Social and emotional learning.
Self-awareness, self-regulation, social awareness, relationship skills, and responsible decision-making constitute SEL’s five core groups of competencies (Collaborative for Academic, Social, and Emotional Learning, 2009). Empirical research has found that recipients of SEL training tend to utilize more daily behaviors related to getting along with and cooperating with others, and report “more positive attitudes toward self and others (e.g., self-concept, self-esteem, prosocial attitudes toward aggression, and liking and feeling connected to school)” than peers in a control group. SEL programming has also been linked to an average gain on achievement test scores of 11 to 17 percentile points (Payton, Weissberg, Durlak, Dymnicki, Taylor, Schellinger, & Pachan, 2008, pp. 6-7). Moreover, SEL programs provide an impressive return on investment in terms of dollars and cents and sustained behavior change (Botvin, 1998, 2002; Hawkins, Kosterman, Catalano, Hill & Abbott, 2008; Schaps, Battistich, & Solomon, 2004). This sense of intrapersonal integration and social connectedness prepares individuals for meaningful learning (Durlak & Weissberg, 2007; Goleman, 1996, 2006; Hoffman, 2000; Zins & Elias, 2006) by freeing them from preoccupations and hang-ups and enabling richer engagement. Bulwarked by social and emotional health, learners are ready – ready to learn across their ecologies, participate fully, experiment courageously, collaborate productively, fail spectacularly, and keep on going.
Immersion in diverse bodies of literature inspired the theoretical bricolage that is the “asset appreciation” construct. Asset appreciation unifies academically separate yet philosophically complementary theory from research on resilience (Luthar, Cichetti, & Becker, 2000; Yates, Egeland, & Sroufe, 2003), possible selves (Markus & Nurius, 1986; Clark, Miller, Nagy, Avery, Roth, Liddon, & Mukherjee, 2005), positive deviance (Pascale, Sternin, & Sternin, 2010; Singhal, Sternin, & Dura, 2009), asset-based community development (Kretzmann & McKnight, 1997; Kretzmann, McKnight, Dobrowolski, & Puntenney, 2005), intrinsic motivation (Deci & Flaste, 1996) and appreciative inquiry (Bushe & Kassam, 2005; Cooperrider & Whitney, 2005). Asset appreciation aims to capture the extent to which an individual and/or community recognizes the availability of internal and external resources and exploits them to their fullest potential. Simply knowing about resources can help people to get their needs met with greater ease and comprehensiveness, particularly in times of stress. Appreciating resources as assets can boost people’s quality of life perceptions and sense of self and/or collective efficacy (Bandura, 1994; 1997) because it frames the environment as rich and oneself as embedded in a support network. Behaving resourcefully and framing situations productively facilitates meaningful learning because such acts, like NMLs, tap and foster processes of critical thinking, collaborating and problem-solving. Implicit in these acts are the SEL skills of self-awareness and social awareness; as such, asset appreciation similarly enables learners’ engagement and seeds unfettered exploration and growth.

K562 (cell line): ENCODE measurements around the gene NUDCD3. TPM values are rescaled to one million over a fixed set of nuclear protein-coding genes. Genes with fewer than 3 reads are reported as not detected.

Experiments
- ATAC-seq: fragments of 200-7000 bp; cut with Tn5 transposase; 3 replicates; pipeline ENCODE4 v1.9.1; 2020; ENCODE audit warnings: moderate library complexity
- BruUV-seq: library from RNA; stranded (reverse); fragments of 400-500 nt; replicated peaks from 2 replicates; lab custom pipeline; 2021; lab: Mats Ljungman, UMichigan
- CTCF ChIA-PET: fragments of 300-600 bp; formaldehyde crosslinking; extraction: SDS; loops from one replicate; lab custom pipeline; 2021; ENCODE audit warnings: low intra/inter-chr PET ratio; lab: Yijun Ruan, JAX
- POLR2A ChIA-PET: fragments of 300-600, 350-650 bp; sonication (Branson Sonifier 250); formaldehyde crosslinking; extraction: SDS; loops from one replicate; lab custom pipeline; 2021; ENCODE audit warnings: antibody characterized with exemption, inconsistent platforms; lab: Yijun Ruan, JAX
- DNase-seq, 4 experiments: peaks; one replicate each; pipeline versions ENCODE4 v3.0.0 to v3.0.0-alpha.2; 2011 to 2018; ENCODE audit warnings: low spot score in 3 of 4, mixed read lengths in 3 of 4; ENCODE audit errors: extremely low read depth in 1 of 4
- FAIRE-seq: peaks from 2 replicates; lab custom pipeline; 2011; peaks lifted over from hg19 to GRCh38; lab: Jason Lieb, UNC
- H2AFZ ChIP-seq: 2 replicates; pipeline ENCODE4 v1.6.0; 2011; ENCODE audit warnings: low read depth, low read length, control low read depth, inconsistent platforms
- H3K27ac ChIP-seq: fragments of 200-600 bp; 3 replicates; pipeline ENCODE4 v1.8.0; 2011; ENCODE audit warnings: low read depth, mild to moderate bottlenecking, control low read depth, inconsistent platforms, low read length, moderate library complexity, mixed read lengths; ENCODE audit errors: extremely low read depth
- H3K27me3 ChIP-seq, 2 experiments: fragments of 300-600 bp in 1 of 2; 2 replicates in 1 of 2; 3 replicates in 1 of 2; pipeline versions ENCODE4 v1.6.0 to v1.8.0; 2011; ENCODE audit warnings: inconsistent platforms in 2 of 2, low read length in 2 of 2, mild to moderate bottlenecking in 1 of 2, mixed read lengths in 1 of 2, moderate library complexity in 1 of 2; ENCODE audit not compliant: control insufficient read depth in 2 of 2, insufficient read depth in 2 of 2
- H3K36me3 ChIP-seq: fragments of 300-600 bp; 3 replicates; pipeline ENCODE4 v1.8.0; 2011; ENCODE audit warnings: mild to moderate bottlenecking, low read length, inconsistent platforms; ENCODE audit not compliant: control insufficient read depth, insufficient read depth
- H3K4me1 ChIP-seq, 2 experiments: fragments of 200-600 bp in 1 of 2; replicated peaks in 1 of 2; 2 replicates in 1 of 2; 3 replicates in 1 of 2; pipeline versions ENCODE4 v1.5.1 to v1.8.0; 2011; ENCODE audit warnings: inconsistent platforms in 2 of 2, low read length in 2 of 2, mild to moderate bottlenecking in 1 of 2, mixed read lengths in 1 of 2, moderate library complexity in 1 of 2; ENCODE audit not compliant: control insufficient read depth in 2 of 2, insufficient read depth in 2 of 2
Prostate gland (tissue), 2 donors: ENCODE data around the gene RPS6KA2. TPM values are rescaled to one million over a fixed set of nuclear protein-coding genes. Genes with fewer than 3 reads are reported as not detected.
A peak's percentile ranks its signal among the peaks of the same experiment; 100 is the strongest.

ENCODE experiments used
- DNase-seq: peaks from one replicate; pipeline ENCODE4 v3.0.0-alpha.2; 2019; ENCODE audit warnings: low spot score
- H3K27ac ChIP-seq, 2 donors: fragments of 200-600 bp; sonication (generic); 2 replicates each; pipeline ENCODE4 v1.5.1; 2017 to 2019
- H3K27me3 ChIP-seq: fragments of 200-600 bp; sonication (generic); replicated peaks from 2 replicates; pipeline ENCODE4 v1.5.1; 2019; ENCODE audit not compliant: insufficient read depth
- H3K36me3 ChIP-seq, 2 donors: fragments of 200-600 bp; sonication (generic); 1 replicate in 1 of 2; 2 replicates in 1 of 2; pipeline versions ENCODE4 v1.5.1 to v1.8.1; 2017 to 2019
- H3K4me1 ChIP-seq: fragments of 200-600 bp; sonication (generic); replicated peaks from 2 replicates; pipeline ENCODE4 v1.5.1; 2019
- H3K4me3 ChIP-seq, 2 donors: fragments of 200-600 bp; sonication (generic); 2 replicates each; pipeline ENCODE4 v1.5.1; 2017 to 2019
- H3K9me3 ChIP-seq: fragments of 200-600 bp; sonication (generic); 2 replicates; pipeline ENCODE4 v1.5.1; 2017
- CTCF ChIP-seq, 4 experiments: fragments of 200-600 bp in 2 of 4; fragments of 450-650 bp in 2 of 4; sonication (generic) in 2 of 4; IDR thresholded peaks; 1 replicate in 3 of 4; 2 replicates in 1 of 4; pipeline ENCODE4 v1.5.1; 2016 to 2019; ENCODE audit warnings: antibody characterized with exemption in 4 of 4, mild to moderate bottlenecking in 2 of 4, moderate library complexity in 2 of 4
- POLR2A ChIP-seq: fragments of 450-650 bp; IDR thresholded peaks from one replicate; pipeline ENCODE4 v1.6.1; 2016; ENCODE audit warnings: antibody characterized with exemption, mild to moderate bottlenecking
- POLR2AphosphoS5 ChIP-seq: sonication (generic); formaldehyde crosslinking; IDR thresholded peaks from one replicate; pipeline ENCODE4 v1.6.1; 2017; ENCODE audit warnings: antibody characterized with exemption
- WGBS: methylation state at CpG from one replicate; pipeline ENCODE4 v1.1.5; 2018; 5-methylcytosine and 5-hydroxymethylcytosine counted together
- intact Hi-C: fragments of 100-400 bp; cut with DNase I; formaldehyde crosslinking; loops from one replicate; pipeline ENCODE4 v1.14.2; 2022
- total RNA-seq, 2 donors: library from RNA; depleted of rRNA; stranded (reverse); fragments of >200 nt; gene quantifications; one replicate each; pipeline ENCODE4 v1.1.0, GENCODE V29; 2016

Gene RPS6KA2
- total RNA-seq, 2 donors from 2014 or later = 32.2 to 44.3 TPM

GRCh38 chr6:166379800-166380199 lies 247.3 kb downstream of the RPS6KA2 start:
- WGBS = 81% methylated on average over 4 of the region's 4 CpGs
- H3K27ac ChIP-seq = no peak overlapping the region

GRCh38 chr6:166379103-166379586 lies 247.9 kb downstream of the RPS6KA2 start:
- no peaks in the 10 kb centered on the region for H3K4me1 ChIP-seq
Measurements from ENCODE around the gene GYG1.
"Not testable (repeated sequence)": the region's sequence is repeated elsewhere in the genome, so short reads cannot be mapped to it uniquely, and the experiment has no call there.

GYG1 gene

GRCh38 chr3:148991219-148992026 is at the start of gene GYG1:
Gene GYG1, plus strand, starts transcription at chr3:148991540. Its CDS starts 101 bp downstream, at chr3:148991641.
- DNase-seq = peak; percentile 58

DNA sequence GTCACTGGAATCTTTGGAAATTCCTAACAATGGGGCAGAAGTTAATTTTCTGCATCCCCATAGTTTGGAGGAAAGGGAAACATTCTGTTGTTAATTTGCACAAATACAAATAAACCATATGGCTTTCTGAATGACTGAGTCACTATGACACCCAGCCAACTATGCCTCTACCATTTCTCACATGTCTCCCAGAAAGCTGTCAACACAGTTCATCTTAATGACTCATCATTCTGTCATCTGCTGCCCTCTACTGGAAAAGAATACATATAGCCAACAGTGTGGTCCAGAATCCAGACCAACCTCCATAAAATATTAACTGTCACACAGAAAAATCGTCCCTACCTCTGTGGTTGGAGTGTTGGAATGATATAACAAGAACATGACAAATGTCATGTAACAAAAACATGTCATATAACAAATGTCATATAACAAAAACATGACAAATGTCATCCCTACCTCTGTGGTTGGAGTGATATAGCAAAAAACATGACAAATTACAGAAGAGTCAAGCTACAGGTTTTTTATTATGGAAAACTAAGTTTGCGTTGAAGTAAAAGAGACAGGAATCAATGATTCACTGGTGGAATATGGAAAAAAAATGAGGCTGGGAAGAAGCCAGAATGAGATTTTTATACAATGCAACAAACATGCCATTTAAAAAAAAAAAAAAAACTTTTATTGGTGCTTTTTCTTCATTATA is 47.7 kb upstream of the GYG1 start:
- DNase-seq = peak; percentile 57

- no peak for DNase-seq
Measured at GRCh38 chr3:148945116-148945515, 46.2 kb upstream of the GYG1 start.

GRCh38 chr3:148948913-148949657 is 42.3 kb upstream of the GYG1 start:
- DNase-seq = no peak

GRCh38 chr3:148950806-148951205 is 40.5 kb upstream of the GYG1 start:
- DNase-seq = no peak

The fourth pillar of this paradigm is narrative. Stories are hailed by various constituencies as a universal attribute of humankind (Campbell, 1949/2008), the most natural mode of thought (Schank & Abelson, 1995; Sarbin, 1986), a tool for establishing identity (Siegel & Hartzell, 2003), a frame for constructing reality (Berger & Luckmann, 1966), a means to gratify needs (Katz, Blumler, & Gurevitch, 1974), a commodity of enormous value (see Hollywood), or simply a good ol’ way to pass the time. Lately, health communication scholars have documented (Bandura, 1977, 2004a; Green & Brock, 2002; Singhal, Cody, Rogers, & Sabido, 2004) what Aesop’s and de la Fontaine’s fables long ago established: stories can teach. Moreover, stories can assess (Carr, 2001; Davies & Dart, 2005). Thus narrative skills – the capacities to comprehend and weave stories – can be understood as learning prerequisites.
 Sadly, the same can be said of education in the United States.
 which does not mean universal access and/or preparation, as access (“the digital divide”) pertains to equipment while preparation (“the participation gap”) pertains to literacy (Jenkins, Purushotma, Clinton, Weigel, & Robinson, 2006)
 A French term, bricolage is used by many American academics to refer to “a construction made of whatever materials are at hand; something created from a variety of available things” (Random House, Inc., 2010).